Remember Morley Ballantine

            Sometimes happenstance can make a large difference in one’s life. Deciding to move to Durango in 1976 was a stroke of good luck, partly because of Morley Ballantine’s presence here.

            My concern about human population goes back many years, and received encouragement from many mentors, including my parents. A chance meeting with a man from India helped me solidify my goal. It was just before college graduation and I had been accepted into medical school. I told him that I was going into medicine because of concern about overpopulation. “Come to India” he replied; “we need you.”

            Instead of India, we moved to Durango. Gail and I were married 2 days after she completed her graduate degree in teaching and I had finished my first year of medical school. Our 2 sons were born in New Mexico–Dave in Taos, where I was in general practice, and Bryan in Albuquerque, where I did specialty training in OB-GYN.

            We decided that Durango was the best place to raise our two boys, although it was not the most lucrative offer I received–my starting salary was $24,000 a year. While we didn’t know it when we made the decision, we were not the only people concerned about population in this town. The first hint came when small group got together a few times to discuss the issue–that is how I first met Morley Ballantine.

            Another population activist, John Byrd, suggested that we go with the Population Institute to the UN’s International Conference on Population and Development in 1994. It was a huge affair held in Cairo, Egypt with 179 governments participating and tens of thousands of people attending hundreds of events. Somehow, John managed to finagle a personal meeting with Under Secretary Tim Wirth. The former US Senator from Colorado, Wirth was in charge of the USA’s delegation to the conference. We told Wirth that we were able to obtain press passes with the help of the Durango Herald. Wirth paused for a couple of seconds then asked “How is Morley Ballantine?” I’m not sure if Wirth had ever been to Durango, but he certainly knew who ran the Herald! Morley’s influence extended far beyond Durango, and even further than Denver.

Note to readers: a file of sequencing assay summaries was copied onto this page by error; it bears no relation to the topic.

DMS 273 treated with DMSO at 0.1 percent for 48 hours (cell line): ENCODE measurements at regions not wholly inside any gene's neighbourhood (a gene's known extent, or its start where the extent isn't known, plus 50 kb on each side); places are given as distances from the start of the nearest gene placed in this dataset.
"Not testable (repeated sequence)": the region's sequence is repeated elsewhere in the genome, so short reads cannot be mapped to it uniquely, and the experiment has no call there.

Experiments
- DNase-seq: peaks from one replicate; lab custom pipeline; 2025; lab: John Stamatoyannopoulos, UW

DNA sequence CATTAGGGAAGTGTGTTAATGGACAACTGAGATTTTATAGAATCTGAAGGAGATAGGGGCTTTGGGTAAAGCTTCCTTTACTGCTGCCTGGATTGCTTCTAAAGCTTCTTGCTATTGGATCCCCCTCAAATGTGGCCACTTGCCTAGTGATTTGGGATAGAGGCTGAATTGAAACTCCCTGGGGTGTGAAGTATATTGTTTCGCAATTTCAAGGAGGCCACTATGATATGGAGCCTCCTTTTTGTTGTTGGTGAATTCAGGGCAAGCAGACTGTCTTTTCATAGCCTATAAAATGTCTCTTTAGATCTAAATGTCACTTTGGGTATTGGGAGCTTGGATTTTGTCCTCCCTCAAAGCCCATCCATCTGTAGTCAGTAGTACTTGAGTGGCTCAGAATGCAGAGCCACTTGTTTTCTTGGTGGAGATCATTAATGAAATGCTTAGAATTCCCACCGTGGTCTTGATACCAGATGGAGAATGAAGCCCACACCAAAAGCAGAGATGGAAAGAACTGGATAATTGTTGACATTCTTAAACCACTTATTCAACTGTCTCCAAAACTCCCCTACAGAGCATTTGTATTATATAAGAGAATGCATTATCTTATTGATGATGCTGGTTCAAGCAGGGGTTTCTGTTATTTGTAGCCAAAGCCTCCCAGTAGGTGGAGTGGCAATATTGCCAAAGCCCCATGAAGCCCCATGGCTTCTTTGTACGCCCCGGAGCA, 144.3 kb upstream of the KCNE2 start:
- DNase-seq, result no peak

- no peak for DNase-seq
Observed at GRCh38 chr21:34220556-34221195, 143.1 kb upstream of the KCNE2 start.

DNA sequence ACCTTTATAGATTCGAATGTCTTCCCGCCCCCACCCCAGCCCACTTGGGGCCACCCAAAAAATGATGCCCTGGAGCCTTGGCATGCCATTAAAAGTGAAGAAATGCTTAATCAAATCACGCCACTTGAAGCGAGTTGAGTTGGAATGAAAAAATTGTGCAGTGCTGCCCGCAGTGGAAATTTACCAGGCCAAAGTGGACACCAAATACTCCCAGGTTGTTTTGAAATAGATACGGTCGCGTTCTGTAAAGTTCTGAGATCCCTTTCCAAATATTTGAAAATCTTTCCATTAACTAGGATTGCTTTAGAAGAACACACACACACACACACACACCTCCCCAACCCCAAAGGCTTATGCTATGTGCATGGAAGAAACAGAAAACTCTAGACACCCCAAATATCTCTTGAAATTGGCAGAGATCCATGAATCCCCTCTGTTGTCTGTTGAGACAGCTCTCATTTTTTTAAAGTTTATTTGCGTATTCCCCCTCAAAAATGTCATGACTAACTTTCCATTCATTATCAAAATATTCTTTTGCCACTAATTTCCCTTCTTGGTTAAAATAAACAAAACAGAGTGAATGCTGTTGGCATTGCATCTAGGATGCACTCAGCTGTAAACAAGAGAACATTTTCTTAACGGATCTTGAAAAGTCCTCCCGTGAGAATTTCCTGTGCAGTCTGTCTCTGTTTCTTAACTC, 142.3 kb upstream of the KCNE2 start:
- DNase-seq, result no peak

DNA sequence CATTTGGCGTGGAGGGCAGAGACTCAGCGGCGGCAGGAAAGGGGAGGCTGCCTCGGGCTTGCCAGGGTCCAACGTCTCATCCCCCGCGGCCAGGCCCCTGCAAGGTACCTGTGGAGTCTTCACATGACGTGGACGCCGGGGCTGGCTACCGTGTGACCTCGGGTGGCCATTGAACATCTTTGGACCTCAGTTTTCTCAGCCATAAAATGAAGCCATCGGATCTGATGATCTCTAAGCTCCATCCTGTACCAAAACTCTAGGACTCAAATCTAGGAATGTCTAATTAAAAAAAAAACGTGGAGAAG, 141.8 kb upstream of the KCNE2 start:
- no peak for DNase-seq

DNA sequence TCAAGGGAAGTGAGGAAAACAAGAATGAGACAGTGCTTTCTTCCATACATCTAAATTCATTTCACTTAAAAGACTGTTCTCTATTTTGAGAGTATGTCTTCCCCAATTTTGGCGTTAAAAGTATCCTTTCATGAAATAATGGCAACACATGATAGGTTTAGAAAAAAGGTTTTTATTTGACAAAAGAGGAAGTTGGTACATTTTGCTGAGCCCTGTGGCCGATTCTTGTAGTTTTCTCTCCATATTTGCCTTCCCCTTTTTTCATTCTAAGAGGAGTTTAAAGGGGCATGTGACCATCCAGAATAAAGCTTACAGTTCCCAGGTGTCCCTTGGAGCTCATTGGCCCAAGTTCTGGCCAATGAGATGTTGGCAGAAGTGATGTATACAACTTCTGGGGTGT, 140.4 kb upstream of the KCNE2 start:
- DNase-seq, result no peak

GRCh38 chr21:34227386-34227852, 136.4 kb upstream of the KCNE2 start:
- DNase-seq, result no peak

I knew that the Herald won an “Award for Media Excellence” from the Population Institute in 1981. Remembering this, Morley was the first person I thought of when I had an inspiration.

            Twenty-five years ago Gail and I were driving home from listening to Paul Ehrlich speak on human population. He (with is wife, Ann,) had written the best-selling “Population Bomb”. I pulled over to share my brainstorm with Gail. I told her: “We could write a book like the very popular “green” book, “50 simple things you can do to save the earth”, but call it “50 simple things you can do to prevent overpopulation”. During the rest of the drive home together we came up with 17 possible chapters. 

            Morley wasn’t able to help with publishing the book, but what she offered instead turned out to be much better. She agreed to serialize the book in the Herald, a chapter at a time. She proposed that I own the copyrights of the essays/chapters for future use in a book. I would get paid less than the going rate, and I’d donate that money to Planned Parenthood. When there were enough columns it would be easy to compile them into the book.

            Morley’s foresight still amazes me. By owning the copyrights to the articles, I can control what happens to them. For the past 14 years they have been posted on my blog, Many of them have been reprinted by other organizations, such as the British nonprofit organization, Population Matters (they copied my choice of name). I also send out these monthly essays to more than 350 people in many different countries.

            Bill Roberts was my first editor at the Herald, although Gail has always been my first editor. Bill guided me with a gentle hand. I used to be verbose and exceeded my allotted count of 750 words. He sent me a gentle reprimand–just as he did when I strayed from the topic.

 I haven’t given up the idea of writing a book on aspects of human population, but have realized that a collection of re-worked Population Matters! essays would not sell well. My current plan is to include some essays and intermix them with stories from my 40 years of experience as an OB-GYN. What do you think? Please let me know.

©Richard Grossman MD, 2020

Durango Herald Environment Global Climate Change Hope

Accept the Wager